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Anti-Osteoporosis Drugs May Recreate Industrial Scourge, Says Researcher

Anti-Osteoporosis Drugs May Recreate Industrial Scourge, Says Researcher

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Bisphosphonates, to prevent postmenopausal osteoporosis, have been linked to jawbone death (osteonecrosis) and atypical fractures. Recently, Dr. William Banks Hinshaw, a gynecologist and chemist in North Carolina, likened their effect to an affliction seen 100 years ago.

Rosenberg: You recently co-authored two scientific papers about the biochemical actions of bisphosphonate bone drugs such as Fosamax, Boniva, and Actonel, and Reclast. In one paper [in the January issue of ACS Medicinal Chemistry Letters] you and your co-author suggest the same negative bone effects now emerging with the drugs date back to a disorder seen during the industrial revolution. In the other [in December's Journal of Clinical Endocrinology & Metabolism] you and your co-authors examined 81 patients who experienced fractures, sometimes four or five, on the drugs.

Hinshaw: 150 years ago, people who worked around white phosphorus in factories where matches were made in the US and Europe sometimes developed "phossy jaw" (osteonecrosis) and thigh bone fragility similar to bisphosphonate effects we see today. The chemical culprit is likely to have been a substance in the white phosphorus smoke that inhibits an enzyme involved in the process of bone remodeling and bisphosphonates happen to have been innocently developed as synthetic versions of that substance. I have researched this extensively, including US Army reports about white phosphorus smoke which was shown to include large amounts of the same substance.

Rosenberg: Why would drugs with such an undesirable safety profile be so popular?

Hinshaw: The bisphosphonates are a very polarizing class of drugs. The enthusiastic industrial support of the clinical trials has created a cadre of dedicated bisphosphonate supporters, convinced that the presumed benefits outweigh any possible risk. Despite a trend toward less use (for which I credit the good sense of the patients) Fosamax, in its cheap generic form [alendronate] is still the most prescribed drug for postmenopausal treatment or prevention of osteoporosis. Because of its attractive price, it is still the first choice of the insurance companies who pay for the drugs, and there is no evidence that this is going to change any time soon.

Rosenberg: Clinical trials of bisphosphonates has been impeded by the difficulty in finding women who don't have the drug in their system. How long do the drugs remain in the body?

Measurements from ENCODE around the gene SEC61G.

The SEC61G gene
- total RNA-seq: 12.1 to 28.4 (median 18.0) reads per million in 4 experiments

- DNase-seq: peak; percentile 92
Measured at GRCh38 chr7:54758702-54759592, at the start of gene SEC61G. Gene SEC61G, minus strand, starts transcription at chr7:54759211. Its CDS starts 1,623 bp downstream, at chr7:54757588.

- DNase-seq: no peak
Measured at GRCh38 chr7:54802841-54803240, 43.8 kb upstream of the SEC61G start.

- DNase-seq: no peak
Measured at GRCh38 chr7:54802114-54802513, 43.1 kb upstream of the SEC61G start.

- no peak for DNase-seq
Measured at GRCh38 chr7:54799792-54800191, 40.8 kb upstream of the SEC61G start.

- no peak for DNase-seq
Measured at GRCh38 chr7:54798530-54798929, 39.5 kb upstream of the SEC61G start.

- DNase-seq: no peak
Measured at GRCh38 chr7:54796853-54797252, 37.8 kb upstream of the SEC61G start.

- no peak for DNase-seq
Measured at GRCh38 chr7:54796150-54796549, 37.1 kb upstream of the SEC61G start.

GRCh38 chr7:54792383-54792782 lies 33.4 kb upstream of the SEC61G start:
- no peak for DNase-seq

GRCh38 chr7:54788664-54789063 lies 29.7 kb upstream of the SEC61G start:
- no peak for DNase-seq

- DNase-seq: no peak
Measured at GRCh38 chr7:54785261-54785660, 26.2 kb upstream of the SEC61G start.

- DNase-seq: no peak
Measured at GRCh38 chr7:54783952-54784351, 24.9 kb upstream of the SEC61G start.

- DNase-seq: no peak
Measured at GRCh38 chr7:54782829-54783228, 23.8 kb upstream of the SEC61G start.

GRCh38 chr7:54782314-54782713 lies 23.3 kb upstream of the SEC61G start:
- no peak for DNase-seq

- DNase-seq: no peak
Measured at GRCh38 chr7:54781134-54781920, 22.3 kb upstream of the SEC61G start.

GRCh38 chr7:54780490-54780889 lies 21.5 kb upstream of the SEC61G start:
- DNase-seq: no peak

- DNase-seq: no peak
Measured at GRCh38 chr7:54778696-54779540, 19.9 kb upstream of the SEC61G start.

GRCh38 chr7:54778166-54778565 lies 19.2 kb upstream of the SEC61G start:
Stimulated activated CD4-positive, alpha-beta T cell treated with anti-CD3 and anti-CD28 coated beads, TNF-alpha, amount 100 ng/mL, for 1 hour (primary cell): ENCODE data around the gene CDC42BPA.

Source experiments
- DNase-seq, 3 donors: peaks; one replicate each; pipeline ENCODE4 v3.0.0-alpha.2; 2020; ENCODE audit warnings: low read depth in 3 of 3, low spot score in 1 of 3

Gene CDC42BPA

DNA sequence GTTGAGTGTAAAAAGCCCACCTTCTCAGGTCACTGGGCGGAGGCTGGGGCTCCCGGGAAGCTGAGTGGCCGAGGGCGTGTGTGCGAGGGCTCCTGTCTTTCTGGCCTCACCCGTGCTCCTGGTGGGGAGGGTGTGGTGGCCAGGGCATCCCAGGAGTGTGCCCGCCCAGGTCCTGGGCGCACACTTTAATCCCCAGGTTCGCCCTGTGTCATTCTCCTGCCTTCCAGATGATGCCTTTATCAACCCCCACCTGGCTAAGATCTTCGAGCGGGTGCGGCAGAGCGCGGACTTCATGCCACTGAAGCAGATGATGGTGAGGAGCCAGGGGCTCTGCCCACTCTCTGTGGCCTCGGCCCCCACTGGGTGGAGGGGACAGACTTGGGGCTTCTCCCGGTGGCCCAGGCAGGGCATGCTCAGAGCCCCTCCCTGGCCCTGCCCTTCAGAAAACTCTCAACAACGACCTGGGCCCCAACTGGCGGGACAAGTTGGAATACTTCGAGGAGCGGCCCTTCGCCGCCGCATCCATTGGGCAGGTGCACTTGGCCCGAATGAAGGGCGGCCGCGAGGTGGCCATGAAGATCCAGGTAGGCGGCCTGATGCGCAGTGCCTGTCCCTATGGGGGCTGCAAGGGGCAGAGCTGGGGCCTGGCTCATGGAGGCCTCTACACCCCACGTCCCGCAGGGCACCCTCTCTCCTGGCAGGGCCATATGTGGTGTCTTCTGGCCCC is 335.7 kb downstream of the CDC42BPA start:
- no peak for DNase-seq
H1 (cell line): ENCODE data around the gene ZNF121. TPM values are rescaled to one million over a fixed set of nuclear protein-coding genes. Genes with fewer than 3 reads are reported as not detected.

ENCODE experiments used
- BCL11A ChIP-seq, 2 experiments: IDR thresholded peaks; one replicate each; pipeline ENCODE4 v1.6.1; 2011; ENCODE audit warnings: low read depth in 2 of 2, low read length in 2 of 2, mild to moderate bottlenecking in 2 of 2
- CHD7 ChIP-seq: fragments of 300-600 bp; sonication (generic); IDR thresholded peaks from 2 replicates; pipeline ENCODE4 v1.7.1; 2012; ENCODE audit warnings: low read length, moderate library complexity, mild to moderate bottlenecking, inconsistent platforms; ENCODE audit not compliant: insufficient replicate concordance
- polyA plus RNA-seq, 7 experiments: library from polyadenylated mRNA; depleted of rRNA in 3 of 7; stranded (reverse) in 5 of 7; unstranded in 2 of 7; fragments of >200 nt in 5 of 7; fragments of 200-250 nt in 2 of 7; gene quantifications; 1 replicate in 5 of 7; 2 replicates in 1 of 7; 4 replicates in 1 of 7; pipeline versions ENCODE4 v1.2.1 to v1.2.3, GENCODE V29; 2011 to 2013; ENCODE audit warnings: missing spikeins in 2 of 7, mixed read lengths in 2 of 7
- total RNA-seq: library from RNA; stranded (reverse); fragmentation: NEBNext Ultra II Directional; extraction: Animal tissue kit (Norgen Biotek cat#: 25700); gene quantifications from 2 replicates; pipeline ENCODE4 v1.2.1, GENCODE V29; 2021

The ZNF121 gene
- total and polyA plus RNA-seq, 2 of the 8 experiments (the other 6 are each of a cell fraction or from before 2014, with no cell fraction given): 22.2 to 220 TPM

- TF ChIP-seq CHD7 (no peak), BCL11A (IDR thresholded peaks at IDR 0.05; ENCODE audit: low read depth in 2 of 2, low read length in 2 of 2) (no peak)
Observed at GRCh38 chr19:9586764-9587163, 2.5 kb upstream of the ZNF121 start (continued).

Hinshaw: Bisphosphonates are nonmetabolizable, resident drugs that never completely leave the body--never. After treatment stops, the burden decreases but there is no point when the resident molecules can be expected to be completely gone. They are not found in circulating serum (except temporarily with an injectable bisphosphonate like Reclast) because they attach so rapidly to calcium/bone. When they happen to be released from one cache, they can be “recycled” into others. They have such a strong attachment to calcium that patients who swallow calcium supplements when they take bisphosphonates, against directions I may add, may be doing themselves a favor -- because bisphosphonates will bind to the calcium instead of their bone.

Rosenberg: There have been media reports, particularly National Public Radio, of the bone density craze and the term "osteopenia" -- the risk of thinning bones -- as being concocted by the drug industry to sell drugs.

Hinshaw: The risk of fracture from fragile bones exists for some individuals, but I think the selling of bisphosphonates is a prime example of disease mongering. My wife, with whom I share a gynecological practice for women of menopause age, and I have not prescribed them since 1998 when it became apparent to us that their action does not make sense metabolically or chemically. They suppress bone remodeling as if bone remodeling were the "bad guy" in osteoporosis and doesn't have the purpose of renewing and strengthening bone. They create a temporary improvement in the balance between bone loss and bone formation which are normally linked--but in a short time bone formation is suppressed, too.

Martha Rosenberg is a health reporter whose food and drug expose, Born with a Junk Food Deficiency (Prometheus Books, 2012), was named in the American Society of Journalists and Authors 2013 Outstanding Book Awards. A former medical copywriter and medical school lecturer, Rosenberg has appeared on CSPAN, National Public Radio, the Ed Schultz show and RTV. "Born" has been praised by Library Journal, the Public Library of Science and cited by the Sloan-Kettering library. Rosenberg spoke at the Mid-Manhattan Public Library in June.

Image by UrbaneWomenMag via Flickr

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